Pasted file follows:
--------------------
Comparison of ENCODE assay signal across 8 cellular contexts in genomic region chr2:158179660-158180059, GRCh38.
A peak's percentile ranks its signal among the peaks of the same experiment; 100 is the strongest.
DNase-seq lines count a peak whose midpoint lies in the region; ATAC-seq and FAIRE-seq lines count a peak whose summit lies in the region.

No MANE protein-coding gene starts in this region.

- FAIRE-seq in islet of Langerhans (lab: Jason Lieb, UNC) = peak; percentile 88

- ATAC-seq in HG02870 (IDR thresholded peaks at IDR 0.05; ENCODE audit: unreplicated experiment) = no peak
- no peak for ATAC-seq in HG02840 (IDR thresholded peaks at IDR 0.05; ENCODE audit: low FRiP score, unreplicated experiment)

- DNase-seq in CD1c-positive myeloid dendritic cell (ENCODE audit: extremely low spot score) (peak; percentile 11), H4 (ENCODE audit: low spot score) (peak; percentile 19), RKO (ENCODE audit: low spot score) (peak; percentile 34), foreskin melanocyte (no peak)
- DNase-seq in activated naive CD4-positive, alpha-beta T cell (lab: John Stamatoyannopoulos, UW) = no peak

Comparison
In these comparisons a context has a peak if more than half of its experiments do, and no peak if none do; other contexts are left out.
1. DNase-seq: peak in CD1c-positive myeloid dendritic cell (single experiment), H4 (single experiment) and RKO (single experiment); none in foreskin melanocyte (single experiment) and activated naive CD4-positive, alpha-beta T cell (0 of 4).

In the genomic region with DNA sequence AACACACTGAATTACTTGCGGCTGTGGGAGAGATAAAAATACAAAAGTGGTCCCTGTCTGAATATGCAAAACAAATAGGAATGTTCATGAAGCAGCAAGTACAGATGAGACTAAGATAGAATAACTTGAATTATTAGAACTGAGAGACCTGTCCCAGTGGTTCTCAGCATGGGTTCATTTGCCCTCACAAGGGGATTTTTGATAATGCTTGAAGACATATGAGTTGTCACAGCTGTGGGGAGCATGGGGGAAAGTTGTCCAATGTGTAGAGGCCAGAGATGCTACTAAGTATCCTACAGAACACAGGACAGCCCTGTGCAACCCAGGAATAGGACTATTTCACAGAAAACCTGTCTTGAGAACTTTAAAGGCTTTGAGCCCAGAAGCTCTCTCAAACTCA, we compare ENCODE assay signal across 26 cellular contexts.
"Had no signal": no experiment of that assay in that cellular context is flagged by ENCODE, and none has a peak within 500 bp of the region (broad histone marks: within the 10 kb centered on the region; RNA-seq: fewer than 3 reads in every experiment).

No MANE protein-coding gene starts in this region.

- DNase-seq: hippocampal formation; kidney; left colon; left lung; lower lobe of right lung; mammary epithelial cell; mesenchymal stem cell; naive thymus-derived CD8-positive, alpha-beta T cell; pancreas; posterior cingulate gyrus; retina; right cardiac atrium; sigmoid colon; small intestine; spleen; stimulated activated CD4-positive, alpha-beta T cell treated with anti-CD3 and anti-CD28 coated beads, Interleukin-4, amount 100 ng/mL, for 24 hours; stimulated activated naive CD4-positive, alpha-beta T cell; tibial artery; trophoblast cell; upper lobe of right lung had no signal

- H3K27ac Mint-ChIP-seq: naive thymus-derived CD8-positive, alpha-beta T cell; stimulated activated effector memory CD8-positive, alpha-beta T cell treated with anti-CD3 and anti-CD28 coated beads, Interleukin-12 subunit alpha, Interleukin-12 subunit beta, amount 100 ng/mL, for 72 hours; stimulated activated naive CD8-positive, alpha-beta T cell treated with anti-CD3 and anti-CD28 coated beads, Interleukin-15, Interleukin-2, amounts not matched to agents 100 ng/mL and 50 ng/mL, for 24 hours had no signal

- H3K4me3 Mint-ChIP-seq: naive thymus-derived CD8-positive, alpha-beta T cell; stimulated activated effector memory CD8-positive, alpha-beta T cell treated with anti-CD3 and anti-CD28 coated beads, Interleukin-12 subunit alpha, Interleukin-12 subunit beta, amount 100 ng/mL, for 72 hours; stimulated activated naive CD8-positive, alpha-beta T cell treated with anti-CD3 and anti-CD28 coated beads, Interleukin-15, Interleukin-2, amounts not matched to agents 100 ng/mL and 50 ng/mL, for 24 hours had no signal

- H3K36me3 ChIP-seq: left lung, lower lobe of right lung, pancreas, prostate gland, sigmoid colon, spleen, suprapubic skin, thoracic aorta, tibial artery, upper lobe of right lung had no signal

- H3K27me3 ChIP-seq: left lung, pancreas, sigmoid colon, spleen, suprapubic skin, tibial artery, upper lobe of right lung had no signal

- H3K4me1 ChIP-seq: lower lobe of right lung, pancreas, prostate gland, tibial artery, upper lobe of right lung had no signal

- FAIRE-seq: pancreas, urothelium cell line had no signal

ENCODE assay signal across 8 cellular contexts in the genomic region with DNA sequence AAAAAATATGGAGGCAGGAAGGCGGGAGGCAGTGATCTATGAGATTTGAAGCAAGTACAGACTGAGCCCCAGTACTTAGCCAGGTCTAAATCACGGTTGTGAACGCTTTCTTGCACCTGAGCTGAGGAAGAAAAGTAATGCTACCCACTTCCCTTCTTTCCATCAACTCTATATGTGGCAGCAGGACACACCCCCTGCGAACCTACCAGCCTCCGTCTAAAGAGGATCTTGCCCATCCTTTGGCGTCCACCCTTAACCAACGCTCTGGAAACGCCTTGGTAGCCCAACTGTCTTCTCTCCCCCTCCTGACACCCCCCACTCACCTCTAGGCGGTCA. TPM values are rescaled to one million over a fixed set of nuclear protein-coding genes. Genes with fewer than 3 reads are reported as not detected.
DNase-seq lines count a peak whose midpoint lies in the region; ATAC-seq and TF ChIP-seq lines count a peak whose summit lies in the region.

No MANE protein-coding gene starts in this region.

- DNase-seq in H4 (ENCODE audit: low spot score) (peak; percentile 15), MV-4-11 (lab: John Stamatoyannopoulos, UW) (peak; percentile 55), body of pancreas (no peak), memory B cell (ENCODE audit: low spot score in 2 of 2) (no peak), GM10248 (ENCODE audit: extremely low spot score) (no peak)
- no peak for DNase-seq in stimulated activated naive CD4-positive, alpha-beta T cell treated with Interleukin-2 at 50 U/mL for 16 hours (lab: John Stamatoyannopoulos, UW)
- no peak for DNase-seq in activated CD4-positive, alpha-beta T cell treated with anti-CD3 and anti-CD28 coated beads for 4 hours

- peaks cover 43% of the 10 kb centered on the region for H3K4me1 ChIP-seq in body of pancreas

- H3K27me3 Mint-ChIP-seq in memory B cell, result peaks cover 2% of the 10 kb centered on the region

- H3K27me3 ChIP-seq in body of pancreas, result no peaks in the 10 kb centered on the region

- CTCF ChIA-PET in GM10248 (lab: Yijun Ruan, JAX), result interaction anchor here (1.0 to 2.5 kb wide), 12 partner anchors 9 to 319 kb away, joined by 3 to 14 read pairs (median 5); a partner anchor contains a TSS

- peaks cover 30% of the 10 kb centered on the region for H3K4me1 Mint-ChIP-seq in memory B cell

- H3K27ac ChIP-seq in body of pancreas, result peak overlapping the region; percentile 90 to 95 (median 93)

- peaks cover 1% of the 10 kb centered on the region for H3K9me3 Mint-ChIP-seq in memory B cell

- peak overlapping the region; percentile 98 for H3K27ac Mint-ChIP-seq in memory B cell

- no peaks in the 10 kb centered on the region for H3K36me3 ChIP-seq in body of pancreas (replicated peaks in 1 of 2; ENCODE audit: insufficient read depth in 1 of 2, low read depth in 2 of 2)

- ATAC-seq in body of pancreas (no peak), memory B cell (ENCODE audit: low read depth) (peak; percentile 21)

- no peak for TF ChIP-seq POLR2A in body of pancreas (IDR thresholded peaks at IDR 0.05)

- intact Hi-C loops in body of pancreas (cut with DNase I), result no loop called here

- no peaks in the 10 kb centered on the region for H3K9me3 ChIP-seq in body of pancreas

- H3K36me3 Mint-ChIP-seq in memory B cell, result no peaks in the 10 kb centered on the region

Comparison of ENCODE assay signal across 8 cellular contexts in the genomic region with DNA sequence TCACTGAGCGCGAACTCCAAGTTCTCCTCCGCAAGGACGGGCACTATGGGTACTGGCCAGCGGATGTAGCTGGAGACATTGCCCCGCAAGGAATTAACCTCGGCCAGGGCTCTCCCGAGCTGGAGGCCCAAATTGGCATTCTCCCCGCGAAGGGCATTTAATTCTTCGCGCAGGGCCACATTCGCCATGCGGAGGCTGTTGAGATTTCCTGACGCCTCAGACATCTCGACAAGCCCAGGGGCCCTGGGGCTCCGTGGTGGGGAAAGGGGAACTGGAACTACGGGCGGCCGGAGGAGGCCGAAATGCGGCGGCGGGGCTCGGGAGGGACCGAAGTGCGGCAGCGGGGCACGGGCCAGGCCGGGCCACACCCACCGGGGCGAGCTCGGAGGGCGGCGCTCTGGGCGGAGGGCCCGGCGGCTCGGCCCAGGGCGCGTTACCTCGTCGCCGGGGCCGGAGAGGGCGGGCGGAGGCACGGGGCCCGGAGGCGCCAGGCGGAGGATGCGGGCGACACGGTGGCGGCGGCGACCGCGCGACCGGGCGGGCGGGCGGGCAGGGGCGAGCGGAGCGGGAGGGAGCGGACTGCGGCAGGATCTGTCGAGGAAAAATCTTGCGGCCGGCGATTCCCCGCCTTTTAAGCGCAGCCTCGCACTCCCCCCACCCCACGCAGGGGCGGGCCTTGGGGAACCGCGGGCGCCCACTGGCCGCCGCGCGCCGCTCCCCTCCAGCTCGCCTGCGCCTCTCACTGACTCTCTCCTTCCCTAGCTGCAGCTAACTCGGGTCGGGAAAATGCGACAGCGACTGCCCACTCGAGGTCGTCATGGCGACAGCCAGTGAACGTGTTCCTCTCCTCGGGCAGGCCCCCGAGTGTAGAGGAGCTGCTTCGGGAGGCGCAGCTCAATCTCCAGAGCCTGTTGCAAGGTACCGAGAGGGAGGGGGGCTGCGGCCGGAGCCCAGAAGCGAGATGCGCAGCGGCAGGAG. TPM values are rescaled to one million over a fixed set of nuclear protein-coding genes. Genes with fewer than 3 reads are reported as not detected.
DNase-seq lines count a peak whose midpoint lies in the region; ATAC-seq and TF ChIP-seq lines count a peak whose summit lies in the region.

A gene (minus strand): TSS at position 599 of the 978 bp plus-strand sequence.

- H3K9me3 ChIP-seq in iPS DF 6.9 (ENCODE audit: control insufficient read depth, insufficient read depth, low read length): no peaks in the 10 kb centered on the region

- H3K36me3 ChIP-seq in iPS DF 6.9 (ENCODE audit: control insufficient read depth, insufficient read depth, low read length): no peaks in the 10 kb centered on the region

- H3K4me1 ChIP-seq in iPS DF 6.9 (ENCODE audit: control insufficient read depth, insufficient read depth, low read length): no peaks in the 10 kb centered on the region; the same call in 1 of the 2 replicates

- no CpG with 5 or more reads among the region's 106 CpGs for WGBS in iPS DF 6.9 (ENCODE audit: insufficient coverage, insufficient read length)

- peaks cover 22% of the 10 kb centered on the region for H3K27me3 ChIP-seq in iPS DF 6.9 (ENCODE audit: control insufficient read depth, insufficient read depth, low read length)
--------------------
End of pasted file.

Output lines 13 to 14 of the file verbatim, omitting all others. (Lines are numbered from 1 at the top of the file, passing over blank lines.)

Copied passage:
In the genomic region with DNA sequence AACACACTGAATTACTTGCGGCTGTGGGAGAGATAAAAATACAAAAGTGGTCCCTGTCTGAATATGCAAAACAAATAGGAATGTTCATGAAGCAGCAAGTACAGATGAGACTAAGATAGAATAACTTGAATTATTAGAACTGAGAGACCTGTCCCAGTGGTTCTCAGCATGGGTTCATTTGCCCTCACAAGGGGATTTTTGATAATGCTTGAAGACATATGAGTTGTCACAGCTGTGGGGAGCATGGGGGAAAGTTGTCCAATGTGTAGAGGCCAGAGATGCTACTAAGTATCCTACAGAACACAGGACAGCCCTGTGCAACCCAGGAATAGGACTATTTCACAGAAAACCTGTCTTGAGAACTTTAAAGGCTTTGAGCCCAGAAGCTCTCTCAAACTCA, we compare ENCODE assay signal across 26 cellular contexts.
"Had no signal": no experiment of that assay in that cellular context is flagged by ENCODE, and none has a peak within 500 bp of the region (broad histone marks: within the 10 kb centered on the region; RNA-seq: fewer than 3 reads in every experiment).